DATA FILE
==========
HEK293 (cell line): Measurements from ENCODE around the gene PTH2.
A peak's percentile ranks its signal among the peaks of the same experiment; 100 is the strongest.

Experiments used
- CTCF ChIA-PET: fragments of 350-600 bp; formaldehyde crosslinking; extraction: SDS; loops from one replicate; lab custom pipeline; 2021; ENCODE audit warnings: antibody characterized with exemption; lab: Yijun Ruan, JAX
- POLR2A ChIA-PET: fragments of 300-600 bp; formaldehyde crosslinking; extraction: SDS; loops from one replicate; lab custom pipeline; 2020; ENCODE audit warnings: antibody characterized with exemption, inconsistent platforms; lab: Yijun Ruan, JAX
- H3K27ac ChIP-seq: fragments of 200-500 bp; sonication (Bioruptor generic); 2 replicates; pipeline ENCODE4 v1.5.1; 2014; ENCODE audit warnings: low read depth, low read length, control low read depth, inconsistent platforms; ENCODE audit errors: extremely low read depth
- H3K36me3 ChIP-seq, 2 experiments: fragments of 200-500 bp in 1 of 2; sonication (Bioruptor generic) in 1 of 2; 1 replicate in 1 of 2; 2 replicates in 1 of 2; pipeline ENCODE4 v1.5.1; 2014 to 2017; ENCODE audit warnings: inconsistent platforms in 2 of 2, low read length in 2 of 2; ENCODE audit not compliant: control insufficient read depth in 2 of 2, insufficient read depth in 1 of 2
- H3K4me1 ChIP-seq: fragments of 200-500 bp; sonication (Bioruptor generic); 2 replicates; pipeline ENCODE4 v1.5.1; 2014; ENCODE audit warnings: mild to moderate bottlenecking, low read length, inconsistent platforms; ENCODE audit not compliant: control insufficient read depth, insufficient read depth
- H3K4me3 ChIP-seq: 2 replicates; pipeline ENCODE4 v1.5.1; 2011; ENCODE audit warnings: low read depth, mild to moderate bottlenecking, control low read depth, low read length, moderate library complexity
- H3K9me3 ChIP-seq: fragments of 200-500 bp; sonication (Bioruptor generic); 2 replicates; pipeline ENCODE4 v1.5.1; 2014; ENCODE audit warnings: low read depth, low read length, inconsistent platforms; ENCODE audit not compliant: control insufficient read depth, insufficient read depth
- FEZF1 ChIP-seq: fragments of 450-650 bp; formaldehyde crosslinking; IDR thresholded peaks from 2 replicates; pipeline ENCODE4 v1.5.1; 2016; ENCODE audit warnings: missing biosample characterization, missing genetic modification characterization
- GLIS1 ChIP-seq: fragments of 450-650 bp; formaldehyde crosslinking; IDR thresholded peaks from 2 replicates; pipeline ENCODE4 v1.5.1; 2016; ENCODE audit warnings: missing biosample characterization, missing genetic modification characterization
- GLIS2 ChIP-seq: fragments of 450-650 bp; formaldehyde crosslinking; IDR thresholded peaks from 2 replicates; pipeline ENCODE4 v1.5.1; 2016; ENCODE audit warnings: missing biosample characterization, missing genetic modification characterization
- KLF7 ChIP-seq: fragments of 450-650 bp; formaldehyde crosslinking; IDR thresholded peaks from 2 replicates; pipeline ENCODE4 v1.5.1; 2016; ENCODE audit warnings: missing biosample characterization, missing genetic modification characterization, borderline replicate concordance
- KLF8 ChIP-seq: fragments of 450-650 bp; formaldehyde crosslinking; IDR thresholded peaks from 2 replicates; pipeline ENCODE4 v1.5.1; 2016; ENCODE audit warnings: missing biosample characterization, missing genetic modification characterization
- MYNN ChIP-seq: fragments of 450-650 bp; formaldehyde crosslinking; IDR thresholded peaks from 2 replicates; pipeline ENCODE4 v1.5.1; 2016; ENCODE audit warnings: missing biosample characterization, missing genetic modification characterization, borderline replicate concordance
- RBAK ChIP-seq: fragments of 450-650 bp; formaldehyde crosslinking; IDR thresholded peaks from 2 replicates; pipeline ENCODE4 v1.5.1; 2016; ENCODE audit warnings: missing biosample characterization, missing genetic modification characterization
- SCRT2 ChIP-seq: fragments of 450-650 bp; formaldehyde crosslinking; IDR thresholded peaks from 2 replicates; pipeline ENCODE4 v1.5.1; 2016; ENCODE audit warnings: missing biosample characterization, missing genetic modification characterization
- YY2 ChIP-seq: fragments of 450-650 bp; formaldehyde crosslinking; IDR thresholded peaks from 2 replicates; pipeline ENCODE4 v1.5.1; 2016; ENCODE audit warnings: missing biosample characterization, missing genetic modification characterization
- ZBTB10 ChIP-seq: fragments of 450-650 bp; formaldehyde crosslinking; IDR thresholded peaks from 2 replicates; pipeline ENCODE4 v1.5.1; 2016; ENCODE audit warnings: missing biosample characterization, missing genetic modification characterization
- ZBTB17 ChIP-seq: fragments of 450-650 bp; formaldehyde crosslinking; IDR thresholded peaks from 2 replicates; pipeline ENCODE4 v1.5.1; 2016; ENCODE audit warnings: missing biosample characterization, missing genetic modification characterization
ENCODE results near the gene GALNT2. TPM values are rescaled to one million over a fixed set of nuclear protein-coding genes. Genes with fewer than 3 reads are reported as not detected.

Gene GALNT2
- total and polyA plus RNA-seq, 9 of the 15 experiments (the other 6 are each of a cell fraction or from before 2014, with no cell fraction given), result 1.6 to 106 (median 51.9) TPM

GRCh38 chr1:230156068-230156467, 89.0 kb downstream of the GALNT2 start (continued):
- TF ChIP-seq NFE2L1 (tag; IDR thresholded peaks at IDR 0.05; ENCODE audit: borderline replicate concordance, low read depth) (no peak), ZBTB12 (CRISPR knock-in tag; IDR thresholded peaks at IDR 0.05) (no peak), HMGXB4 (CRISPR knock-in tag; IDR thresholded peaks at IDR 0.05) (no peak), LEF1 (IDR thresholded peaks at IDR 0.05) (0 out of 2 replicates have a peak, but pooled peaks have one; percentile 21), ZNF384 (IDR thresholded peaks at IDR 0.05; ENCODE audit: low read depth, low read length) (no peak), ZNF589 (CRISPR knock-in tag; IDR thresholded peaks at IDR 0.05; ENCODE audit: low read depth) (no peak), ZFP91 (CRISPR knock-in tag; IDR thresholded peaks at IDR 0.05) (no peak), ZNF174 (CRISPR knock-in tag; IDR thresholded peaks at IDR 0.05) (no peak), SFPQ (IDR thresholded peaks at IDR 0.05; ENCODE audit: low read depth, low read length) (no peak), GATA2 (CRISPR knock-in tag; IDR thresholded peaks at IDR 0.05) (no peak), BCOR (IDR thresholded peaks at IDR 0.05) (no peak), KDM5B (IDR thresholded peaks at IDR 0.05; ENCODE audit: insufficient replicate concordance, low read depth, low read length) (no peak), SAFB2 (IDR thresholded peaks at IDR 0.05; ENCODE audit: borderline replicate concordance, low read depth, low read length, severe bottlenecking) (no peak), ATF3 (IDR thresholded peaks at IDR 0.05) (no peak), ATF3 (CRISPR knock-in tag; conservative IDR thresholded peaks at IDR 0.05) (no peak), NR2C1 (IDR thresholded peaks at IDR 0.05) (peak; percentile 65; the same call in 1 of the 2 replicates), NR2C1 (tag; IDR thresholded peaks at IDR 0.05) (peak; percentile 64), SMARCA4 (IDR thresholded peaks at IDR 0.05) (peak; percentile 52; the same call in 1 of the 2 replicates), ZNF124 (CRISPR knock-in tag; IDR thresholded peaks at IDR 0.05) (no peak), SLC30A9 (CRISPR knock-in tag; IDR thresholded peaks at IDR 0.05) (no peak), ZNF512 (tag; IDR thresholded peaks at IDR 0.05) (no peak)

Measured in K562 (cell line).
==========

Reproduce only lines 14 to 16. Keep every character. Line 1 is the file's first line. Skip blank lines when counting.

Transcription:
- KLF7 ChIP-seq: fragments of 450-650 bp; formaldehyde crosslinking; IDR thresholded peaks from 2 replicates; pipeline ENCODE4 v1.5.1; 2016; ENCODE audit warnings: missing biosample characterization, missing genetic modification characterization, borderline replicate concordance
- KLF8 ChIP-seq: fragments of 450-650 bp; formaldehyde crosslinking; IDR thresholded peaks from 2 replicates; pipeline ENCODE4 v1.5.1; 2016; ENCODE audit warnings: missing biosample characterization, missing genetic modification characterization
- MYNN ChIP-seq: fragments of 450-650 bp; formaldehyde crosslinking; IDR thresholded peaks from 2 replicates; pipeline ENCODE4 v1.5.1; 2016; ENCODE audit warnings: missing biosample characterization, missing genetic modification characterization, borderline replicate concordance